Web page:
Pre-Drinking Over-Thinking

Sometimes, when I’m frustrated with work and feel aimless in career-mode, I fantasize that someday (when I am old enough to grow a salt-and-pepper beard) I will have the balls to shirk my workday—and I will live out my fantasy as a catharsis counsellor.

Because everyone needs catharsis. If you think you don’t, then you’ve either already unwittingly experienced a catharsis recently, or are so fucked that you don’t realize how badly you need it. I, for one, thrive on catharsis (or, perhaps, abreaction). It’s where my pursuit of art began, and it’ll probabaly be the only place it ever ends up. My proverbial emotional testicles just get so bloated with stress sperm that they need to shoot out all over life’s face. 

Before you leave in utter disgust…or to search for free porn…let me cut to the point: 

I just found out one of my stories (more of a prose poem), “Post-teen After-thoughts” made it into the second volume of Apocrypha & Abstractions Literary Journal’s anthology.

I never thought this piece would get picked up anywhere, mostly because I realize—trying as hard as I can to be an outsider reader (impossible, really)—that the story isn’t much of a story in the traditional sense. It’s a pastiche. A flash jumble of images, like threading beach garbage onto a hemp necklace. And you, the poor sober reader who approaches like a serene individual on a sunset stroll along the coast to clear your mind, you come across this fucking fool wearing beach garbage around his neck and wonder if the gusting wind is strong enough to carry your dying screams to the nearest beach house.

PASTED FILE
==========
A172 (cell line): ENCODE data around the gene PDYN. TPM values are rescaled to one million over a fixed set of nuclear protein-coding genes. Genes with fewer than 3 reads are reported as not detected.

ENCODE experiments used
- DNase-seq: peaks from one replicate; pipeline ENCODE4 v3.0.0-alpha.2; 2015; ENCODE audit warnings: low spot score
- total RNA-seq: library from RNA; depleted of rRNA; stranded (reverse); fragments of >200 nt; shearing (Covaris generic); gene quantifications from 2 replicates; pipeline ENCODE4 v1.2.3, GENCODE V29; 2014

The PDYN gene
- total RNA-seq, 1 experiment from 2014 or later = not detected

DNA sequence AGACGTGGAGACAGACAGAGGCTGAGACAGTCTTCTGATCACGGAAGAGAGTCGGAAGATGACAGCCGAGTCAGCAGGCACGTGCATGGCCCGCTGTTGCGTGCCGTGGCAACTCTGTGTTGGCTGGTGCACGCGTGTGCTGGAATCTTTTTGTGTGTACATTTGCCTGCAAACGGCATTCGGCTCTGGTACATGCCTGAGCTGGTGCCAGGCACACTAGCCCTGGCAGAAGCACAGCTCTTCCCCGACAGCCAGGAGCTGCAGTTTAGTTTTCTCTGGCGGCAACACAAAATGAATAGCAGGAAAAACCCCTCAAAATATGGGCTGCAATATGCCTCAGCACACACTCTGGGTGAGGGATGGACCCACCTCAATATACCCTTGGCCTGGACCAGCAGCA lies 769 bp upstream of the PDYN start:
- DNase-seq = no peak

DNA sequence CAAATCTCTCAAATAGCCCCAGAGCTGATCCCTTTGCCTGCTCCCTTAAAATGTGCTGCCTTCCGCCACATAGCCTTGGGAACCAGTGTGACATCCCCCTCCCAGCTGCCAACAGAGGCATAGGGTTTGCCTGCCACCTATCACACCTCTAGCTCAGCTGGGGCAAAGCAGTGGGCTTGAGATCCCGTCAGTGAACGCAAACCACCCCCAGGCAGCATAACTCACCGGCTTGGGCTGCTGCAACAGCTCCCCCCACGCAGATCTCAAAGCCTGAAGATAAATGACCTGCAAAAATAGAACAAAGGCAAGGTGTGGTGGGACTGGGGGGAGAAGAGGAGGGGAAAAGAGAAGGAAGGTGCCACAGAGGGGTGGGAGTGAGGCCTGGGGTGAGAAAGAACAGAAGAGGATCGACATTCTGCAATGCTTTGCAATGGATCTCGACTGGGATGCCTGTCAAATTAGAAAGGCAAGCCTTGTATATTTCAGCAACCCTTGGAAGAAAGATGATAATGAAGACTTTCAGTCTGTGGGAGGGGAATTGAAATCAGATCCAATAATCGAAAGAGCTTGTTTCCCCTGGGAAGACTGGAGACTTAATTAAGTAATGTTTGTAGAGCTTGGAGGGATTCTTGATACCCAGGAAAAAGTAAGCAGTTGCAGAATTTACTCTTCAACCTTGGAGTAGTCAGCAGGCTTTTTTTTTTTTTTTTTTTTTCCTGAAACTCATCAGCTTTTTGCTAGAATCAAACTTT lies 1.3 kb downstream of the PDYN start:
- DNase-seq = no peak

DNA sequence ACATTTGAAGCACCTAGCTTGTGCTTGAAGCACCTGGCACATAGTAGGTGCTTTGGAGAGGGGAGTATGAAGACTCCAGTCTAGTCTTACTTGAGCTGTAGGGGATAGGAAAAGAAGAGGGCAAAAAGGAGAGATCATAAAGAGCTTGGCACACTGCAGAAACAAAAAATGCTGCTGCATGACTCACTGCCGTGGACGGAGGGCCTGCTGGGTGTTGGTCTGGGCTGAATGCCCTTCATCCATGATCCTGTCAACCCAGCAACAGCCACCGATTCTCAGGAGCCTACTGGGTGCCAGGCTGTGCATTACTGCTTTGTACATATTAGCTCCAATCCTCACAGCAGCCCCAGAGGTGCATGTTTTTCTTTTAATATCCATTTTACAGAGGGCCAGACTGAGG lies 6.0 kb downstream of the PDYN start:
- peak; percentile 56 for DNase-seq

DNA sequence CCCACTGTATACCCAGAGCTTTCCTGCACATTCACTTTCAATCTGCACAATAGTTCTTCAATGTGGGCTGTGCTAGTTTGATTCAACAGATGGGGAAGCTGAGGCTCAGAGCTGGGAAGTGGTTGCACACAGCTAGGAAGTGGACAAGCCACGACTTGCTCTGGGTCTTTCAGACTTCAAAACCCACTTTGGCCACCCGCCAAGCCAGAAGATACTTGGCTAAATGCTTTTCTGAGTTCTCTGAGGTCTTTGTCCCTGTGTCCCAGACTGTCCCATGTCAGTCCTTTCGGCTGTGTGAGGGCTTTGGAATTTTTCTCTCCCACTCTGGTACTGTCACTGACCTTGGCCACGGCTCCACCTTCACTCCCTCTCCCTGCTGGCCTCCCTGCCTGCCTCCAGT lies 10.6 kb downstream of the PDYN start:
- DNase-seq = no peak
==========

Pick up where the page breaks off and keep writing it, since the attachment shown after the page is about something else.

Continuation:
Now, if you were me, “Post-teen After-thoughts” is a story (you’re missing out!). The story is a common one. One I’ve made the mistake of repeating too many times: Googling someone you used to know. 

My mistake was ———, the post-punk, pre-indie girl I could never approach, who has since become such a fruitful muse (iterated as Lucy Sparrow, for example, in Onwards & Outwards—so self-referential, aren’t I?). 

It’s terrible. Sartre said, “The Other is hell”, and surely he was a clairvoyant foreseeing the nightmare qualities that come along with Googling someone you haven’t seen in years. There is the dread brought on by the cognitive dissonance between the person you have idealized in your head, and the person in reality. It doesn’t matter that a part of you knows that people self-mythologize themselves on the internet. It doesn’t matter that maybe all those fun party pics on Tumblr are from the only night off that person had in months.

They have changed. They have a mature wardrobe. They’re working a cool job. They have tattoos and funky asymmetrical haircuts. They have that look in their eye that tells you, “I’ve lived so much more than you, you pathetic piece of self-loathing shit.” 

What good does this feeling do? Does this serve an evolutionary function, to have this angst of seeing someone you adored become even better than you thought they were? 

Humanities’ greatest gift and mightiest curse (besides consciousness and humour) is our sociality. We are wholly social creatures. It’s such common knowledge, I won’t even reference that fact. Literally, we breed and grow under the pretense of our social nature. It’s no wonder that the internet’s most recent deluge of advancement has been in ‘social media’. People want to communicate. In my situation, it probably doesn’t help that Google and social media platforms are the major link I have to seeing any of my friends, associates, and other characters of my past due to my self-induced isolation. You may know the feeling: trying to communicate with any profundity over social media platforms (esp. Twitter) is like fucking through a straw.

Jung said, “Loneliness does not come from having no people around you, but from being unable to communicate what seems important to you.” If I could only be so lucky. All I have is my pastiche story; my madness on display for strangers in an internet anthology, under a pseudonym, about a person I used to but never could know now. So it goes.

Anyway, lots of cool stuff in the anthology. And if you happen to read mine, just don’t think about it so goddamn much.

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